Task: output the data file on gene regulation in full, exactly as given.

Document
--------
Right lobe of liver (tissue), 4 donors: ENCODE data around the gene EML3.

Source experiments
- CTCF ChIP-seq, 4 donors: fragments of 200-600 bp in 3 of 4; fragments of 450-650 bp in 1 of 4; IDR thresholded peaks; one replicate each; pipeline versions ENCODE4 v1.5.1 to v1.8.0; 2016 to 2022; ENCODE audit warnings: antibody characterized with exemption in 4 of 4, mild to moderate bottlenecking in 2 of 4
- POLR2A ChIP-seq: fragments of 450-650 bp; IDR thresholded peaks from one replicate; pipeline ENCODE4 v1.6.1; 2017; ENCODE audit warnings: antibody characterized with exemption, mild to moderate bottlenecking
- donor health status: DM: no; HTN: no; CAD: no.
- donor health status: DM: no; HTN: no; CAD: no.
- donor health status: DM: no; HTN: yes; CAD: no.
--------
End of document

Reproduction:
Right lobe of liver (tissue), 4 donors: ENCODE data around the gene EML3.

Source experiments
- CTCF ChIP-seq, 4 donors: fragments of 200-600 bp in 3 of 4; fragments of 450-650 bp in 1 of 4; IDR thresholded peaks; one replicate each; pipeline versions ENCODE4 v1.5.1 to v1.8.0; 2016 to 2022; ENCODE audit warnings: antibody characterized with exemption in 4 of 4, mild to moderate bottlenecking in 2 of 4
- POLR2A ChIP-seq: fragments of 450-650 bp; IDR thresholded peaks from one replicate; pipeline ENCODE4 v1.6.1; 2017; ENCODE audit warnings: antibody characterized with exemption, mild to moderate bottlenecking
- donor health status: DM: no; HTN: no; CAD: no.
- donor health status: DM: no; HTN: no; CAD: no.
- donor health status: DM: no; HTN: yes; CAD: no.